Speaker John Boehner said that he's got a "few knuckleheads" to deal with, and that's largely why the Republican majority in the House looks good on paper but doesn't always pan out with votes. "On any given day, 16 of my members decide they're going to go this way, and all of the sudden, I have nothing," he said, describing the reality of his "paper majority" in the House, The Hill reported. "You might notice I have a few knuckleheads in my conference."
Once in a while, House Speaker John Boehner (R-Ohio) sounds like a man who isn't entirely fond of his ostensible followers.
According to the report in the conservative Washington Times, Boehner went on say, "Dealing with Democrats is one thing. Dealing with the knuckleheads is another."
Whether he finds one easier to deal with than the other was unclear.
These comments come just five months after the Ohio Republican publicly mocked his own members over their reluctance to work on immigration reform.
"Here's the attitude: 'Oh, don't make me do this. Oh, this is too hard," Boehner said, in a tone deriding House Republicans as if they were sniveling children. He added, "We get elected to make choices. We get elected to solve problems, and it's remarkable to me how many of my colleagues just don't want to."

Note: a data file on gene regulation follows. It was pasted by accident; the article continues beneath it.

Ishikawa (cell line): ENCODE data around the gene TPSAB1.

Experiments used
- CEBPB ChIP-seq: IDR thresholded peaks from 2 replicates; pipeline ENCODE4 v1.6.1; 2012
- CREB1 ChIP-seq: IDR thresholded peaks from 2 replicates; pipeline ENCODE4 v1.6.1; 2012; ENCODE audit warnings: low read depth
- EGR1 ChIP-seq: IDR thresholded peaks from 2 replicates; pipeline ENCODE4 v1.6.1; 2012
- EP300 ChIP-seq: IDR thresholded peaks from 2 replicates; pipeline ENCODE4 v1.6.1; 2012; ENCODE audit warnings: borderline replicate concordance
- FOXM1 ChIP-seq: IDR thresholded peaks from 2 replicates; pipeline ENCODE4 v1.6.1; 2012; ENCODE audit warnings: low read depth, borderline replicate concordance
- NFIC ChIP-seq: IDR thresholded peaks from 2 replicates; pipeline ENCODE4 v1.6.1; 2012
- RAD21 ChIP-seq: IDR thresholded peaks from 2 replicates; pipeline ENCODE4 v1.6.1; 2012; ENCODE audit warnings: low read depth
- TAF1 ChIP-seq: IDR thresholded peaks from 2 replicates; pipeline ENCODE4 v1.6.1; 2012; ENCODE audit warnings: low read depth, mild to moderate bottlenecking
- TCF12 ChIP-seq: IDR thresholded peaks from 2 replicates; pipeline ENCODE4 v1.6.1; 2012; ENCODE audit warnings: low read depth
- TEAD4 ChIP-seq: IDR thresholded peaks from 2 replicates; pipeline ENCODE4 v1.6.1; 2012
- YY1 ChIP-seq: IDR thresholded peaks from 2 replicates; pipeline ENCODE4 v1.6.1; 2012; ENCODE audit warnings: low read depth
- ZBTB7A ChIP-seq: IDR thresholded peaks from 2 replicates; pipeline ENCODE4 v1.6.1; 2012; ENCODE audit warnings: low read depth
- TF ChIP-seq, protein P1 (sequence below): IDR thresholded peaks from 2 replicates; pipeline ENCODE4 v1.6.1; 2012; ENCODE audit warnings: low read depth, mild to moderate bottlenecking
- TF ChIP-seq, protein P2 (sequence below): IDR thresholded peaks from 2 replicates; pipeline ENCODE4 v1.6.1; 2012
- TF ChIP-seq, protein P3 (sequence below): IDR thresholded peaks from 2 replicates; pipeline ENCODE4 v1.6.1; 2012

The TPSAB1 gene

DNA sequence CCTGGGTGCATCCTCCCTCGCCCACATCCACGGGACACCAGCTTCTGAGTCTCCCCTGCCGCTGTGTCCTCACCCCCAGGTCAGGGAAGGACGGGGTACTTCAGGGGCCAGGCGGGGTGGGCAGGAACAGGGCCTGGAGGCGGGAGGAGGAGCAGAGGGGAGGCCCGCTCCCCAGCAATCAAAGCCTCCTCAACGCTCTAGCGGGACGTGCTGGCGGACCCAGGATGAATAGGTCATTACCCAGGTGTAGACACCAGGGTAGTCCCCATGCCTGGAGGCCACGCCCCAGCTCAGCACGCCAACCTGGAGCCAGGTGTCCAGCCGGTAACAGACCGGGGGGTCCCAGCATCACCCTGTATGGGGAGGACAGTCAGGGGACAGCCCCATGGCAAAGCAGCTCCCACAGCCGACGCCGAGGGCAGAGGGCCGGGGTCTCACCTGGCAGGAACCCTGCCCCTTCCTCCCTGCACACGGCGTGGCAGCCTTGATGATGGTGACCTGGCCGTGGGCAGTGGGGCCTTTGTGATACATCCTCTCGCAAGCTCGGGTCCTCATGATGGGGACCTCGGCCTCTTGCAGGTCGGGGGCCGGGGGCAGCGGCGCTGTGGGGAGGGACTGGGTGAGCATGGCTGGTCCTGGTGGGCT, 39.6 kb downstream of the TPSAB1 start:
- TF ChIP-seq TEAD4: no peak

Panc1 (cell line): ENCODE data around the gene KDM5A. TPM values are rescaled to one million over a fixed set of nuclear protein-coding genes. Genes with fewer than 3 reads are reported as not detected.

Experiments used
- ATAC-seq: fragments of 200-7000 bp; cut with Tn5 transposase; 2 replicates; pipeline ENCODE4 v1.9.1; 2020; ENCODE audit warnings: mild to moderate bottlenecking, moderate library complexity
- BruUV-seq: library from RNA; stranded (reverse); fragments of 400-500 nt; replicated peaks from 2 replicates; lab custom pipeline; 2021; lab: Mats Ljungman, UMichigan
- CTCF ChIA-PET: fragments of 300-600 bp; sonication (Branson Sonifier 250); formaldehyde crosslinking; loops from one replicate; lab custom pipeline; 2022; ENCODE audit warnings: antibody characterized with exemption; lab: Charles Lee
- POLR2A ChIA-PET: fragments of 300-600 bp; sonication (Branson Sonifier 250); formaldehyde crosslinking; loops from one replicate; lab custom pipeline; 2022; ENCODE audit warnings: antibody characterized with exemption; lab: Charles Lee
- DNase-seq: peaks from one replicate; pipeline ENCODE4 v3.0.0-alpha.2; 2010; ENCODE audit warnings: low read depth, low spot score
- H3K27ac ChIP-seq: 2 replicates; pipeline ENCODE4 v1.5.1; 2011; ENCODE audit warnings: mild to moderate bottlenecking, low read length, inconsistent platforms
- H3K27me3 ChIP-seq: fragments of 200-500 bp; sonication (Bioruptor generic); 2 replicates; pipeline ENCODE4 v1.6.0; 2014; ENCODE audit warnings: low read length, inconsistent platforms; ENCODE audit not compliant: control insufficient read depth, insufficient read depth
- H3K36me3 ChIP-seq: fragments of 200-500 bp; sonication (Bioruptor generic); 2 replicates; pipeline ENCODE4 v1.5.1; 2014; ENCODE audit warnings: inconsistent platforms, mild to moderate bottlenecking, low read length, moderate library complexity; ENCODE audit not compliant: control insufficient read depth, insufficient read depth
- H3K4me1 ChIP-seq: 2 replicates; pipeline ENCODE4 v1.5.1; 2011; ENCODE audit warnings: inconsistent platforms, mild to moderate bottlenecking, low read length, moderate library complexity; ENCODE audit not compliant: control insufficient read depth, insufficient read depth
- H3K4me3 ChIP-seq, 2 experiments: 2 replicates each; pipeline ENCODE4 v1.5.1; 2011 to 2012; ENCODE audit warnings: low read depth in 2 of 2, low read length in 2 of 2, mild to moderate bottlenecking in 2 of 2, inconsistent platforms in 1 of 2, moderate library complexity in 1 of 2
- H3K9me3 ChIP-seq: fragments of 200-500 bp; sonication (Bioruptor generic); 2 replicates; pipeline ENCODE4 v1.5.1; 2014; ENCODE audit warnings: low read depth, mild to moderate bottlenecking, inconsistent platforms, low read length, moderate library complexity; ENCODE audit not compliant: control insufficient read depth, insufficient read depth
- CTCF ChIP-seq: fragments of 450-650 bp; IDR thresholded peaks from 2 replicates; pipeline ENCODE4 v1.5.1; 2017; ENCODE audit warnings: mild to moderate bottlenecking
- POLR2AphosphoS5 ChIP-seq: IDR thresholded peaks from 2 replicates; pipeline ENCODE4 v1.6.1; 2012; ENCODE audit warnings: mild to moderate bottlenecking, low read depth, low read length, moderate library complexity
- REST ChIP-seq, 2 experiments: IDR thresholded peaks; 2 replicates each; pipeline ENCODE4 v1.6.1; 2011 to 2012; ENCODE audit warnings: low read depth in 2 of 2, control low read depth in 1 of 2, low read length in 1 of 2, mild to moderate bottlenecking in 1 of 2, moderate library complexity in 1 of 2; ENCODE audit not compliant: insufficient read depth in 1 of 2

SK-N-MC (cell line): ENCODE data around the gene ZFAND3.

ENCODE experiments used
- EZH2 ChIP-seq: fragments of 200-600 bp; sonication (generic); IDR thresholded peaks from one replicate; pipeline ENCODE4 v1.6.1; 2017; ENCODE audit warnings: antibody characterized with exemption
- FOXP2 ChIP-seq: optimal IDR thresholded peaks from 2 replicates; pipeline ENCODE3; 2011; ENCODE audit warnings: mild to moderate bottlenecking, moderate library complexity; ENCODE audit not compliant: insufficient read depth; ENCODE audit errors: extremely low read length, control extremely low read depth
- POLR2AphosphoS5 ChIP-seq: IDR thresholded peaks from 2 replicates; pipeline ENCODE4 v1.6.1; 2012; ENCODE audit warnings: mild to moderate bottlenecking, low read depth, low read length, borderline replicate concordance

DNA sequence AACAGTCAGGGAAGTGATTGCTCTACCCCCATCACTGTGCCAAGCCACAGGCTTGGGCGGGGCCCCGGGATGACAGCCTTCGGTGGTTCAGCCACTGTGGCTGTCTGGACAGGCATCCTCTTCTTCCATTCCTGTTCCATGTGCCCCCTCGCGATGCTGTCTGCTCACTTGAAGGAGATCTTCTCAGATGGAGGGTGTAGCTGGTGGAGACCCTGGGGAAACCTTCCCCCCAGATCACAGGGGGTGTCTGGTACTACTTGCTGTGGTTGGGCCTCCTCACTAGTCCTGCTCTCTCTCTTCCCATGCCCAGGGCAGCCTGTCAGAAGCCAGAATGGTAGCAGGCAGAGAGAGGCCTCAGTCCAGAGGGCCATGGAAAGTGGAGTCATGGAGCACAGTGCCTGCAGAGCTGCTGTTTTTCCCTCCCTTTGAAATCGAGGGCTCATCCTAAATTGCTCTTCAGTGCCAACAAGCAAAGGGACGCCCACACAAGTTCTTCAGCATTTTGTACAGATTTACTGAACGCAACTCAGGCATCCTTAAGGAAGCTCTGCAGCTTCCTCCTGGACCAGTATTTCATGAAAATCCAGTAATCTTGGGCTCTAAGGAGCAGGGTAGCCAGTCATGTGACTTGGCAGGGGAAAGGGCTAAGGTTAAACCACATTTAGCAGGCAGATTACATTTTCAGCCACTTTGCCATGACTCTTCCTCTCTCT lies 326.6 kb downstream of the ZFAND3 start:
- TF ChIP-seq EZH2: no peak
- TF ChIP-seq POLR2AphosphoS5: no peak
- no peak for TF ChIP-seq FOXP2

Remember, this was the Republican Speaker referring to Republican House members. Now Boehner is also willing to concede an unknown number of his members are "knuckleheads," too.
The candor is certainly welcome, though the larger point is how understandable the Speaker's dissatisfaction is.
As we were reminded in late July, when House Republicans killed Boehner's border bill, the Speaker has surprisingly limited influence over what his members actually support.
A Democratic source on Capitol Hill recently sent around a brutal collection of bills Boehner asked his members to support, only to see his own House GOP conference reject his appeals: a grand bargain, a debt-ceiling bill in 2011, a payroll tax extension, a transportation bill, a farm bill, one fiscal-cliff bill, another fiscal-cliff bill, another farm bill, and then yesterday. I think my source might have even missed a couple, including the collapse of Boehner’s debt-ceiling bill in February 2014.
What's more, think about how regularly Boehner is pushed around. He didn't want to initiate a debt-ceiling crisis, but his members didn't give him much of a choice. The Speaker didn't want to hold several dozen ACA repeal votes, but his members called the shots on this, too.
Four years after taking hold of the Speaker's gavel, Boehner has no legislative accomplishments and has developed a reputation as the weakest Speaker in modern times.
The surprise isn't that Boehner calls his members "knuckleheads"; the surprise is that he doesn't use stronger language in public.